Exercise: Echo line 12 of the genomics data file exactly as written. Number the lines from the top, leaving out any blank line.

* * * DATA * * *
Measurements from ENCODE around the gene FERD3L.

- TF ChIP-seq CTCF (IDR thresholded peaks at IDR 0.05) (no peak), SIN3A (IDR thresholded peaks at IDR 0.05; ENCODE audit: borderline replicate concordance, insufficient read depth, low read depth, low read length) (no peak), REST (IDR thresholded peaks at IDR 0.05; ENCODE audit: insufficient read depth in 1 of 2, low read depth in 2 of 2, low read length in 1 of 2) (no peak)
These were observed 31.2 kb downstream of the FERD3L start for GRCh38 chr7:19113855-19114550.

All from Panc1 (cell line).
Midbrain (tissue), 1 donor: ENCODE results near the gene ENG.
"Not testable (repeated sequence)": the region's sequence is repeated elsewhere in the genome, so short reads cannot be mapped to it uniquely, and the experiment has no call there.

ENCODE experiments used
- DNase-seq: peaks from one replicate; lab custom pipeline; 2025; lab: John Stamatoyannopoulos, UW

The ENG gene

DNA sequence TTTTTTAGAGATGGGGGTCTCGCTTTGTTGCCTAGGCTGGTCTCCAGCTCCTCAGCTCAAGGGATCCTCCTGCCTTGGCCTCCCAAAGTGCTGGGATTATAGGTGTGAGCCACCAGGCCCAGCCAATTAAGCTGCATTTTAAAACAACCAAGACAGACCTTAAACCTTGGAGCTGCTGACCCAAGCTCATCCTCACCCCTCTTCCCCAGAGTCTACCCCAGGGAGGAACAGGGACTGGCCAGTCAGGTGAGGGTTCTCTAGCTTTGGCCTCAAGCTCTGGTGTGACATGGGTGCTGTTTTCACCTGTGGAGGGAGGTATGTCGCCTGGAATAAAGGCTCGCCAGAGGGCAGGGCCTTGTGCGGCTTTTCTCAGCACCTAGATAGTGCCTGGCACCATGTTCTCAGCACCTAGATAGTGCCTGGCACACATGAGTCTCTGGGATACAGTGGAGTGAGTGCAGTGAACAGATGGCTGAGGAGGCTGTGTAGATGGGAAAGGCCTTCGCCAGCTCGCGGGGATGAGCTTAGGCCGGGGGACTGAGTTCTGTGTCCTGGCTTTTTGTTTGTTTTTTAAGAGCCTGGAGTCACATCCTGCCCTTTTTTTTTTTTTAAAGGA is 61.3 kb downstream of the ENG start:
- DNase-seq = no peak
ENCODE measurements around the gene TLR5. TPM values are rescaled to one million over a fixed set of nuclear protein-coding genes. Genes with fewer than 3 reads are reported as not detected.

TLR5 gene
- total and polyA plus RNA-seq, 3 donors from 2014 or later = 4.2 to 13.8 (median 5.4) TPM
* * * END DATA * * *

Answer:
ENCODE measurements around the gene TLR5. TPM values are rescaled to one million over a fixed set of nuclear protein-coding genes. Genes with fewer than 3 reads are reported as not detected.